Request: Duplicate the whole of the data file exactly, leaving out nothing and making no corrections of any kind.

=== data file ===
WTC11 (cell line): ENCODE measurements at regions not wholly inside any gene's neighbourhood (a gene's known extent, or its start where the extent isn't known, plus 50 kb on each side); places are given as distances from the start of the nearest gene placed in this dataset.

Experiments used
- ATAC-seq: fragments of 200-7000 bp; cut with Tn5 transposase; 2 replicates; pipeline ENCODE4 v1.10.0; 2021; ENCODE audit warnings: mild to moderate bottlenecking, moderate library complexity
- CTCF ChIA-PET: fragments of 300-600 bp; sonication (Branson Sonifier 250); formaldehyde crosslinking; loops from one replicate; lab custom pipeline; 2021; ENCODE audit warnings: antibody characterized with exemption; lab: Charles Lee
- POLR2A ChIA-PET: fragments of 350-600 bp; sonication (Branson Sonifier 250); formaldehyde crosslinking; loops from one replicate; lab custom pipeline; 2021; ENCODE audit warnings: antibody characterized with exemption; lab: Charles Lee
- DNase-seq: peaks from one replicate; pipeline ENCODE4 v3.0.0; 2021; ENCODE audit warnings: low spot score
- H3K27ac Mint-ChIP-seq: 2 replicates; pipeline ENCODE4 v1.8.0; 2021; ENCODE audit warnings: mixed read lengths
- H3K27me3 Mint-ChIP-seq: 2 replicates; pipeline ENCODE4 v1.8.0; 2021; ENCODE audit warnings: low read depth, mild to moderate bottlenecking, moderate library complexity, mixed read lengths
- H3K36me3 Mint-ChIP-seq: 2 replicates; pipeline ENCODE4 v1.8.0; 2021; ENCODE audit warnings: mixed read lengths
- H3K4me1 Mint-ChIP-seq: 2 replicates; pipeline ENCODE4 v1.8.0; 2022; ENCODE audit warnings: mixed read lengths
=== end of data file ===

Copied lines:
WTC11 (cell line): ENCODE measurements at regions not wholly inside any gene's neighbourhood (a gene's known extent, or its start where the extent isn't known, plus 50 kb on each side); places are given as distances from the start of the nearest gene placed in this dataset.

Experiments used
- ATAC-seq: fragments of 200-7000 bp; cut with Tn5 transposase; 2 replicates; pipeline ENCODE4 v1.10.0; 2021; ENCODE audit warnings: mild to moderate bottlenecking, moderate library complexity
- CTCF ChIA-PET: fragments of 300-600 bp; sonication (Branson Sonifier 250); formaldehyde crosslinking; loops from one replicate; lab custom pipeline; 2021; ENCODE audit warnings: antibody characterized with exemption; lab: Charles Lee
- POLR2A ChIA-PET: fragments of 350-600 bp; sonication (Branson Sonifier 250); formaldehyde crosslinking; loops from one replicate; lab custom pipeline; 2021; ENCODE audit warnings: antibody characterized with exemption; lab: Charles Lee
- DNase-seq: peaks from one replicate; pipeline ENCODE4 v3.0.0; 2021; ENCODE audit warnings: low spot score
- H3K27ac Mint-ChIP-seq: 2 replicates; pipeline ENCODE4 v1.8.0; 2021; ENCODE audit warnings: mixed read lengths
- H3K27me3 Mint-ChIP-seq: 2 replicates; pipeline ENCODE4 v1.8.0; 2021; ENCODE audit warnings: low read depth, mild to moderate bottlenecking, moderate library complexity, mixed read lengths
- H3K36me3 Mint-ChIP-seq: 2 replicates; pipeline ENCODE4 v1.8.0; 2021; ENCODE audit warnings: mixed read lengths
- H3K4me1 Mint-ChIP-seq: 2 replicates; pipeline ENCODE4 v1.8.0; 2022; ENCODE audit warnings: mixed read lengths